More Books Being Read in Croatia

Total Croatia News

Surprisingly, people are reading more books than before.

The latest data in Croatia show the growth in book readership of six percent in the past year, with at least one book being read by half of the population of Croatia. Most books were read by highly educated people living in bigger cities, young people and women. The data on the book market research in Croatia was presented on Friday in Zagreb.

Tamara Kraus from the GfK market research agency presented the results at the opening of the Book Night 2017 event at the National and University Library. The research has shown that over the past year at least one book was read by 53 percent of the population, compared to 47 percent in the past. “This is good news. Readers most often read four books a year, mostly borrowed fiction books, with a substantial increase in children’s books as well,” she said.

As expected, most books are read in Croatian language (82 percent), with 15 percent of the books being read in English. About 40 percent of the books being read are translation of foreign works.

More than the average number of books is read in Zagreb (64 percent), and Istria and Primorje (62 percent). When it comes to buying books, books are usually bought at specialized bookstores (53 percent), mostly at a discount (56 percent). “There is also a trend of buying books on the internet, which jumped from six percent in the last year to 12 percent this year,” said Kraus.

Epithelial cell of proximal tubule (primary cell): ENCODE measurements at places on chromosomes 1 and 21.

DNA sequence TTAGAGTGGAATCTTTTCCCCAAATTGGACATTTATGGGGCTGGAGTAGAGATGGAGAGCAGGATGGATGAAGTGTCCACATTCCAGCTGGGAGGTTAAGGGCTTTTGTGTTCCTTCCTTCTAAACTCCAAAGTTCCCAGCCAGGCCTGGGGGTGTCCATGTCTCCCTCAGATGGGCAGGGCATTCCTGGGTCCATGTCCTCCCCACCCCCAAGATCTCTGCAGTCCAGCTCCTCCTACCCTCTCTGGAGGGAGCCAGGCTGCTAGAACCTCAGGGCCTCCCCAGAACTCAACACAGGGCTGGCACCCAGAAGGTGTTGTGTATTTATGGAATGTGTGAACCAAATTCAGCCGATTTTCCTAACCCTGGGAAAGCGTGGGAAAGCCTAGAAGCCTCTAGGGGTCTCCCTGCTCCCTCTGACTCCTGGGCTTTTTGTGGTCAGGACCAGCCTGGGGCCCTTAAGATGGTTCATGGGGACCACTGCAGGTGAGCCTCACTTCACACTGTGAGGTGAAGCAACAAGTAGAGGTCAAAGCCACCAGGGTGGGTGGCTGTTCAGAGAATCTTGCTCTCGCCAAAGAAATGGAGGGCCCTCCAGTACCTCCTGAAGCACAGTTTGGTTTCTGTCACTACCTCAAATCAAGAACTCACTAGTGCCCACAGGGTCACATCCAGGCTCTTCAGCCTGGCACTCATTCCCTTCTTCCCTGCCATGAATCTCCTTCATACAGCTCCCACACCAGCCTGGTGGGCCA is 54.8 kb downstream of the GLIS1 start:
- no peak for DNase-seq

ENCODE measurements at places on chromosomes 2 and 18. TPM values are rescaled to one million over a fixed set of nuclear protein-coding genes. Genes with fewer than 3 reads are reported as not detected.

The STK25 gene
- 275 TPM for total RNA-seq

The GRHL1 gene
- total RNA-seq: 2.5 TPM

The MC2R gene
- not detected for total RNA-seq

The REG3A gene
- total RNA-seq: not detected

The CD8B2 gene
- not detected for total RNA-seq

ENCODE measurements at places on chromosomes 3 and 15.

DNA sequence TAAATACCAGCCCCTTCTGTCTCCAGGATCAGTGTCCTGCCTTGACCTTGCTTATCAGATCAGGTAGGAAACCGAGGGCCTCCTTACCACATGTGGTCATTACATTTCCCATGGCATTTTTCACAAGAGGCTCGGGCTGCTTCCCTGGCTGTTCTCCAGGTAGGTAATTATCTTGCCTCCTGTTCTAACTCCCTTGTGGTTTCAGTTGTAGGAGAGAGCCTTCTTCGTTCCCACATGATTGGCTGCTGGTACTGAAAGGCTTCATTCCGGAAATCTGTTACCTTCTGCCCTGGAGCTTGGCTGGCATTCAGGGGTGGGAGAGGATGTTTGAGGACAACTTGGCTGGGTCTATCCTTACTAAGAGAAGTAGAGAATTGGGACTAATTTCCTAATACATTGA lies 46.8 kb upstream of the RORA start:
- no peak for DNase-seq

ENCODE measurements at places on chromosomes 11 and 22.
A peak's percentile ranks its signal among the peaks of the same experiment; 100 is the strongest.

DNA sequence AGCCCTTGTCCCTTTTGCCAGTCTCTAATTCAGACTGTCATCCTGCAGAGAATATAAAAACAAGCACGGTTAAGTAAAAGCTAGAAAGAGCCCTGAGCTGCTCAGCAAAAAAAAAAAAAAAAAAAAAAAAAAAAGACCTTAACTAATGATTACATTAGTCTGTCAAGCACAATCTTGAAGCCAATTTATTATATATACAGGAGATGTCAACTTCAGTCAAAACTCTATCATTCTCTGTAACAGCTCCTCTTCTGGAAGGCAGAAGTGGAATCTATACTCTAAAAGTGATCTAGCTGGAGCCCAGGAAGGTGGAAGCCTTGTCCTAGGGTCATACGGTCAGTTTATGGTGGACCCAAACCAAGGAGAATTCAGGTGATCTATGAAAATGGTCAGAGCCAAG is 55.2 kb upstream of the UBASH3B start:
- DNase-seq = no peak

At least one book was bought over the last three months by 908,000 citizens, which is about 25 percent of the population and represents an increase compared to last year. The largest share of readers is found in major cities (70 percent) and among highly educated people (69 percent), women (65 percent) and young people (62 percent).

“The trends shows there are fewer people who do not buy books due to financial reasons,” said Kraus. The survey showed that those who do not buy books to a large extent (59 percent) do not do it because they are not interested in the books or do not need them. The second most common reason for not buying books was the financial status (19 percent).

The last part of the survey was related to e-books, whose readership rose from eight percent in 2016 to 12 percent in 2017, with electronic devices needed for reading books being owned by 72 percent of the population older than 15 years of age.

The survey was conducted in March on a sample of 1,000 respondents aged 15 and over, with the financial support of the Ministry of Culture and the Croatian Chamber of Commerce.


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